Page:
I haven't deleted my fb, I have too many pics on it that I want to be able to access from when ever I'm... Kinda like free storage. I only check in every 6 mos or so to update my privacy filters. But otherwise that's been 2 years and 3 months that I didn't set foot (or rather mouse) in there! I do miss check-chatting with my friends, but as busy as school gets now, I can hardly find time to answer to text messages; the less important ones, at least.
And I can't remember when I last watched a movie. I prefer to bike in the park pulling the kids in their trailer... Can't do all at once, and as someone mentioned, with some things, you never get a second chance to do them. Prioritizing, they call it!
Welcome to the community, GainSchool4LPN
A day to school easily costs me 20 bucks! (that's $100/week in gas)
And I'd be lucky if I had a choice of public transportation, even if a slow one... I'd at leastbe able to sleep/study on the bus/train... here I'm just stuck behind the wheel, fighting off the "zzz's" on the highway.
...we often madeout in various place up until my friend found out & reported him because he's no good for me. This guy goes after every female in my work, he truely is a pig & I recently found out he is married with children. Ive heard about him being with people from other housekeepers to nursing staff & how he would go to empty rooms or anywhere quiet to have sex with him. ...
That is so true. It takes me more than 3 hours to get to my college. That's six hours every day.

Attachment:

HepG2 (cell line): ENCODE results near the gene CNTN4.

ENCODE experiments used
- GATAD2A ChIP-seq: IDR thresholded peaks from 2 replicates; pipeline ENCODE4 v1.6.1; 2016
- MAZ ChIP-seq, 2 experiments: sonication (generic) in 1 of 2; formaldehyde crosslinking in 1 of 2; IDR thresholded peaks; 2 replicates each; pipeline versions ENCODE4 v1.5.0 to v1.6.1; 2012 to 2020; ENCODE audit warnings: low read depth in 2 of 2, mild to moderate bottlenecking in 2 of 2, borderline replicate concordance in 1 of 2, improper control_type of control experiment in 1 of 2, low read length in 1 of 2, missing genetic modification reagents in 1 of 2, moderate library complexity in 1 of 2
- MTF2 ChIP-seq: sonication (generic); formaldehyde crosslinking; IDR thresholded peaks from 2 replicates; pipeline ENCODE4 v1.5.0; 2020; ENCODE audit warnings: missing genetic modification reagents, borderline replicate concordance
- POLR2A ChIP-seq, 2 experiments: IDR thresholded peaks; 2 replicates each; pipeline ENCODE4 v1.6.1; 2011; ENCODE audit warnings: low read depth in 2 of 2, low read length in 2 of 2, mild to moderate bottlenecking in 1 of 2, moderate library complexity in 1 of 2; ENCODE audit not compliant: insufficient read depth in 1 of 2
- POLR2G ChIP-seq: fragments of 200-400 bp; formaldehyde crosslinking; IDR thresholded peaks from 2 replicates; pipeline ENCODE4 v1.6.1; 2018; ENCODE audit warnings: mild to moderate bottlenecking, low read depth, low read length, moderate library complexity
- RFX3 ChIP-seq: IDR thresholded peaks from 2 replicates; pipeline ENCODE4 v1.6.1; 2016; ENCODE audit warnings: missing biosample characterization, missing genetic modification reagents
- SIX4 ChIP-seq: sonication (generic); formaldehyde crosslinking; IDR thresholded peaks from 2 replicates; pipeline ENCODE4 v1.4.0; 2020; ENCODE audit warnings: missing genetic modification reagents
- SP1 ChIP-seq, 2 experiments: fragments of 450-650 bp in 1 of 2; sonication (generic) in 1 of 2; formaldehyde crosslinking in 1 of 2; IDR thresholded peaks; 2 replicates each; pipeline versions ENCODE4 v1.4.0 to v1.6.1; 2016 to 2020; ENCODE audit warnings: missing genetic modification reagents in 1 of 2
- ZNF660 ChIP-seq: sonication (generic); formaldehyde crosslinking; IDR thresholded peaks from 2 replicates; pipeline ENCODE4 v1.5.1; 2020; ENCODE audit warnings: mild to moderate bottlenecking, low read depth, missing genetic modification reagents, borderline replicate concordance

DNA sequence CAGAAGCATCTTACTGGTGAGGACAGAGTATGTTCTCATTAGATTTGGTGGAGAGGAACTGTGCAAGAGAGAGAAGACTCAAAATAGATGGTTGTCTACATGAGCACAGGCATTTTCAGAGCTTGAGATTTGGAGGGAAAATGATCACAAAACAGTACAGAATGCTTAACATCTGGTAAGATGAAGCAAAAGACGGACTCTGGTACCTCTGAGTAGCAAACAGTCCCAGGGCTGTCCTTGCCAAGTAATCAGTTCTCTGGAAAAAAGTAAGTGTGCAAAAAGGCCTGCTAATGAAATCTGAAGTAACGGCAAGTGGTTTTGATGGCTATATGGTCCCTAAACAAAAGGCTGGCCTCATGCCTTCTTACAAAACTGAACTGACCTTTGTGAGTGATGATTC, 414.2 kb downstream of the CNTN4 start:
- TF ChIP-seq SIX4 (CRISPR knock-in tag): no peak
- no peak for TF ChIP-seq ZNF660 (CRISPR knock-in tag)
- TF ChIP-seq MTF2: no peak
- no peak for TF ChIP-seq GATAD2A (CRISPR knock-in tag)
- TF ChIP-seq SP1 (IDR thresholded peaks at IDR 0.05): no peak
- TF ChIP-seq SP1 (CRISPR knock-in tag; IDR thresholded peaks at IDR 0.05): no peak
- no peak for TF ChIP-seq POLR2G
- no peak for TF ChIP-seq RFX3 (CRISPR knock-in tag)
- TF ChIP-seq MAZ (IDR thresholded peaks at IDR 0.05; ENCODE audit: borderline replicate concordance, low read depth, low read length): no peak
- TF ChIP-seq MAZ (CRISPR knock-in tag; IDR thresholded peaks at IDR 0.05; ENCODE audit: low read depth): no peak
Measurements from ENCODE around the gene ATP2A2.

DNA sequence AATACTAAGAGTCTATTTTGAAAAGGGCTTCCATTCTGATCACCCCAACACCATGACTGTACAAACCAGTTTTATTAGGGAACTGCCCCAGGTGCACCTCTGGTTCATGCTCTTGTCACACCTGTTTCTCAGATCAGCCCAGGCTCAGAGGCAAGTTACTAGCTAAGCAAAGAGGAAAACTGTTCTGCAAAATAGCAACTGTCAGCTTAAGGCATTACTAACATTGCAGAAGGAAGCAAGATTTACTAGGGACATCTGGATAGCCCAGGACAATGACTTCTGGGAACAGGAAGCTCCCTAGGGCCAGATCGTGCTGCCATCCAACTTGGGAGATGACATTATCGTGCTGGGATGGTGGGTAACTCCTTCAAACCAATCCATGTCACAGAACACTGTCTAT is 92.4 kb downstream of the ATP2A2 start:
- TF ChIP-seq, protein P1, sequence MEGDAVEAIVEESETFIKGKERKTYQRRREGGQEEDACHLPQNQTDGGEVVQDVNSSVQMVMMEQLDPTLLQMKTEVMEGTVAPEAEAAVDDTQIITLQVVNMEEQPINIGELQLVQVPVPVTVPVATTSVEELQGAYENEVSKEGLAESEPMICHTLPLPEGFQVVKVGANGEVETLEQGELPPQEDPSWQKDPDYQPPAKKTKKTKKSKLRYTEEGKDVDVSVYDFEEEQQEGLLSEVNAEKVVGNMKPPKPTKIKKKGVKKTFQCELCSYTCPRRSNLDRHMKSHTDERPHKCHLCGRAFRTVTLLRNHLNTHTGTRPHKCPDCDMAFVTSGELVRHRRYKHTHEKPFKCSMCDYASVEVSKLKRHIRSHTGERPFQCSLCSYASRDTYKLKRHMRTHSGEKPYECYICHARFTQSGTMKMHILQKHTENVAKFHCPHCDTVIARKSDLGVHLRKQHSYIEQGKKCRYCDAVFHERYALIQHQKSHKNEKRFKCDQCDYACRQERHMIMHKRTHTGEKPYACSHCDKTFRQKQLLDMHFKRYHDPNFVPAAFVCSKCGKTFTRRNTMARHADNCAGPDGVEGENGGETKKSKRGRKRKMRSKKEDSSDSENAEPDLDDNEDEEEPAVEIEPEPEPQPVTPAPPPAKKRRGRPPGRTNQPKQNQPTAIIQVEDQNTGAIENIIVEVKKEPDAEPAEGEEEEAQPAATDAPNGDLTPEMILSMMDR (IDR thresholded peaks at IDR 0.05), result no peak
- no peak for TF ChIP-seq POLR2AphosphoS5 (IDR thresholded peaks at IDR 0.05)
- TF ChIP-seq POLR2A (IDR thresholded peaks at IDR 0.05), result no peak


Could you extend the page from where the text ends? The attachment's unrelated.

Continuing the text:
They used to. In diploma programs.
Talk face to face to some nurses who work. Ask them to inquire to their DONs or assist DONs. Some of them may know nurses that graduated from that school and give you a more balanced answer.
And DO talk to the last level students! ask them about their experiences. Nothing beats the advice from insiders that are in the same boat as you!!!
You need to feel comfortable while learning and sure of yourself, however many have said that schools today seldom provide enough training for their graduate to feel comfy on a brand new job. That comes with experience. About 1 year of experience.
If you feel that you can NCLEX with your current school, then stay and finish it. You'll be a year+ ahead in experience over this other college. You can always brush up on your skills and theory studying by yourself (even though there's little time)
practice NcleX questions online and in KAPLAN type study guides... Really!
It's a tough choice you have, pal, but stick it if you can. Please, do more research.
And that accreditation point someone made, is a serious one. Find out; it's definetly worth considering.
(Keep us posted on how it goes, ok?)
12:12 pm by been there,done thatquote from mn-nurseit's called paying your dues. pony up, baby! you'll get that caring job you want, but you have to dig a few ditches first.
what, you wanted the whole dream laid at your feet 7 months in?
sheesh,,, munch much?]
been there done that i'm totally serious when i ask this-do you consider mn-rns reply to be a case of nurses eating their young and/or an example of bullying?